Norfolk’s Beaches – Sheringham to Great Yarmouth

Norfolk’s Beaches – Sheringham to Great Yarmouth

Norfolk’s beaches from Sheringham to Great Yarmouth offer something for everyone. Seaside towns full of Norfolk charm, beaches full of wildlife and the excitement of full on entertainment!

Sheringham – Norfolk’s Beaches full of Charm

Sheringham is home to a quaint little high street. Here you will find some of the usual high street shops alongside various independent cafes, ice cream shops and pubs.

Towards the beach there are even some small penny arcades. I have to say, these are a firm favourite of ours at the moment. Although, sometimes i’m not sure who enjoys them more… the kids or the dad…

Penny arcades - Norfolk's Beaches

The high street leads down onto the promenade, which walks you along Sheringham’s pebbled beach.

Turn left and enjoy a walk along to the 100ft mammoth mural painted on the promenade wall, the boating lake and the RNLI Life Boat Station. Turn right and head to the Sheringham Museum, where you can learn all about the towns history and its people.

Sheringham Beach - Norfolk's Beaches

On our visit we took a flask of tea and bought a cake from the local bakery down to the beach. Then simply sat and tried to skim pebbles out across the sea. Sheringham has a lovely relaxed feel and the high street has all the amenities you should need for a day out.

Cromer – Celebrity on Norfolk’s Beaches

Cromer is a little bigger than Sheringham. The town is an assortment of endearing little streets, where sizeable and very homely looking traditional British pubs, bistro restaurants and fish and chip shops have been squeezed into all available nooks and crevasses. There are also a couple of very friendly and very small arcades for the kids to enjoy!

Cromer streets - Norfolk's beaches

One of the biggest draws in Cromer is the pier. It is home to a 510 seater theatre where the likes of Bradley Walsh performed for three seasons and Steve Coogan filmed the final scenes of Alan Partridge: Alpha Papa.

Cromer Pier

The pier is looked down on by the impressive red brick Hotel de Paris. It is here Oscar Wilde wrote A Woman of No Importance in 1892 and Steven Fry once worked as a waiter!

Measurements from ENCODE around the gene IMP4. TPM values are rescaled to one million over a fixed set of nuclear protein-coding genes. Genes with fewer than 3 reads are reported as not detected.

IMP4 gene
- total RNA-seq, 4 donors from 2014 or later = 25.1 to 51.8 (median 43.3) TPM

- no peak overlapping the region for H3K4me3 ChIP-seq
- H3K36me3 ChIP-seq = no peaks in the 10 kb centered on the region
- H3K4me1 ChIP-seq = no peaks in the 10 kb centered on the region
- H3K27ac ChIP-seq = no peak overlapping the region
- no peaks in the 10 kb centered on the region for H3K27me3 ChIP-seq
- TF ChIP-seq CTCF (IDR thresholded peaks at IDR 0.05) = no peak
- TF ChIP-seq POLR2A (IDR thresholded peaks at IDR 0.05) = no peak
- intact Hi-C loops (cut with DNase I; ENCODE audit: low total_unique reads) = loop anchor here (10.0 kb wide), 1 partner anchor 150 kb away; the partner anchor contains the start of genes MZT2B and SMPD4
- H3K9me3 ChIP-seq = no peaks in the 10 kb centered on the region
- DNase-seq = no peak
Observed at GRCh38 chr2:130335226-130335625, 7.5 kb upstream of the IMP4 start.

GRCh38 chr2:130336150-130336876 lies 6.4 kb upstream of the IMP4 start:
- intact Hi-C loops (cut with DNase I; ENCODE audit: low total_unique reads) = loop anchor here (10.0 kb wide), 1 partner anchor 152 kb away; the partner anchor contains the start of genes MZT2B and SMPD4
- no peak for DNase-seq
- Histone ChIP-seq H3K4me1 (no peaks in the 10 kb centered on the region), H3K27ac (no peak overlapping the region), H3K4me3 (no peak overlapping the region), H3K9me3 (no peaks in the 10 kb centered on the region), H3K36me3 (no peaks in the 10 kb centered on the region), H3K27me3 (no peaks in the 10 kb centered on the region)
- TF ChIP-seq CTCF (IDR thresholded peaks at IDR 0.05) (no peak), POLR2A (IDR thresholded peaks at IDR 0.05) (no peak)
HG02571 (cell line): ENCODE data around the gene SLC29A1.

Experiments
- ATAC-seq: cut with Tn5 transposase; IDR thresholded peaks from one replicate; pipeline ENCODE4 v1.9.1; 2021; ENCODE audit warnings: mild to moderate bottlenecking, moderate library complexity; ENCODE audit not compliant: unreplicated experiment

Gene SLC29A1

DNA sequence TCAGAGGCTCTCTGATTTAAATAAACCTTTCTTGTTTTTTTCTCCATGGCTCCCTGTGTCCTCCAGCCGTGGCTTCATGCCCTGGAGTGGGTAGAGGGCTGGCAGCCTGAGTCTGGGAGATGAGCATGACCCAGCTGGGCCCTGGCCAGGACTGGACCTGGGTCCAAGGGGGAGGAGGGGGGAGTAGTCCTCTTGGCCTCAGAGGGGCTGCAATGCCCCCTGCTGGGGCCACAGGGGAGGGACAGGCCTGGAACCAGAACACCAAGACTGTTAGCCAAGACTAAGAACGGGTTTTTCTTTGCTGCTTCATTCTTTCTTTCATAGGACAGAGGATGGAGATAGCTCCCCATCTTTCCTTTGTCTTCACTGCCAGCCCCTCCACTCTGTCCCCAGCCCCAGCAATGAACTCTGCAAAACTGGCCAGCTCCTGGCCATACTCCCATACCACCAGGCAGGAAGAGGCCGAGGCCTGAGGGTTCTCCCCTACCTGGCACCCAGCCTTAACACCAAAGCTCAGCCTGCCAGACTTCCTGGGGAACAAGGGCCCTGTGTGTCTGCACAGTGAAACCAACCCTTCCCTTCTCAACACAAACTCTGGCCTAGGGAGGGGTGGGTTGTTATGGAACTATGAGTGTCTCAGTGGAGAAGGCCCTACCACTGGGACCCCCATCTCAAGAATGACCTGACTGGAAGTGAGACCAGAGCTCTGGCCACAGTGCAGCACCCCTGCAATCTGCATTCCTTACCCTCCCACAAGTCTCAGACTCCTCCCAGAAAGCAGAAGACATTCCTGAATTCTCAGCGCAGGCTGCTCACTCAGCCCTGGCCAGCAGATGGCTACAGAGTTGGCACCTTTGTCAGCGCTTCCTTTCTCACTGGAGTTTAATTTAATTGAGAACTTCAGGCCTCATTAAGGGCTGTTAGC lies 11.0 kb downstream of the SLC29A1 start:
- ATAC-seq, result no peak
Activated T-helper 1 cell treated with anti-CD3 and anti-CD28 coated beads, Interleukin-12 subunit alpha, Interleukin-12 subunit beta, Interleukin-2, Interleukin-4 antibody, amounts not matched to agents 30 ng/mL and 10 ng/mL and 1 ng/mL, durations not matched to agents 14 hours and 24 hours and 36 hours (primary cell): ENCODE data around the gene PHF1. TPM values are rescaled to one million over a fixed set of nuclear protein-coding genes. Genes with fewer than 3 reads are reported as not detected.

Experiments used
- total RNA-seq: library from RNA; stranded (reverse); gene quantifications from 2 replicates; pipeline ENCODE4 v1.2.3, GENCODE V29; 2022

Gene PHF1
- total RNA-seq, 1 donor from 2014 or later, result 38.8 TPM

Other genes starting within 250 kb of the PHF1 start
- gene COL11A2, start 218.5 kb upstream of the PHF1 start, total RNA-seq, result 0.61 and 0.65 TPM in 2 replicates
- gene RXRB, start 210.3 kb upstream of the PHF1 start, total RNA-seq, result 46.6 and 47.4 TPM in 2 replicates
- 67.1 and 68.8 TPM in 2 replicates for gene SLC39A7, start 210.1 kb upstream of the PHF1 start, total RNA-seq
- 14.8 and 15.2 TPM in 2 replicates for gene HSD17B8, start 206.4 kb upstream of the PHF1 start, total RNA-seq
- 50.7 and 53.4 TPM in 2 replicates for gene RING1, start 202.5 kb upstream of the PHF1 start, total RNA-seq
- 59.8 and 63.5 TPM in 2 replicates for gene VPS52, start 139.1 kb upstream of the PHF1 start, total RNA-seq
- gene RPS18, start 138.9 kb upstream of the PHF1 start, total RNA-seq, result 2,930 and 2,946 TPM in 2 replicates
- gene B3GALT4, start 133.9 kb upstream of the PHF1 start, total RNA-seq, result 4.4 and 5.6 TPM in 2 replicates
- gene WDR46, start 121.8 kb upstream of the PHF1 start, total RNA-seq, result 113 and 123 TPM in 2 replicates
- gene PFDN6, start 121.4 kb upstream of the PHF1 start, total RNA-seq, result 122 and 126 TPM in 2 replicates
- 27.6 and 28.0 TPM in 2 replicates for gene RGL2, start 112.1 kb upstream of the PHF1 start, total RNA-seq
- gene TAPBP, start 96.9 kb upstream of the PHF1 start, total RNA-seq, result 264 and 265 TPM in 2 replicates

On a very wet and windy day we chose to be very British and enjoyed fish and chips sitting on the pier.

The beach is a mix of sand and shingle and if your lucky you might get to see the Cromer goats clearing the vegetation off of the cliffs!

OverStrand

Overstrand is home to a very small village that sits back away from the coast. It was once a small fishing station and now seems to be a sleepy village in the winter months offering pleasant coastal and beach walks.

Overstrand Beach - Norfolk's Beaches

Access to the beach is down a series of fairly steep ramps, so bare this in mind if mobility is an issue. There is also the option to do a bit of DIY litter picking! We, of course, jumped at the chance! Mainly to do our bit and teach the kids about cause and effect, but also so daddy and daughter could chase each other with the litter picker!

In all fairness we didn’t find one shred of litter down on the beach, so I would say the system seems to work quite well.

Litter picking on Overstrand beach

Mundesley

Mundesley is another very quaint looking village full of stone and thatched houses on pretty rural roads.

The village is also home to Adventure Island Crazy Golf, the Mundesley Maritime Museum (smallest in the world) and a couple of lovely tea shops.

We stopped off at the Corner Cafe for a coffee and a cake, which we found absolutely charming! The prices were fair and they offered beach hampers to take down onto the beach so you could picnic while you played!

Mundesley Beach - Norfolk's Beaches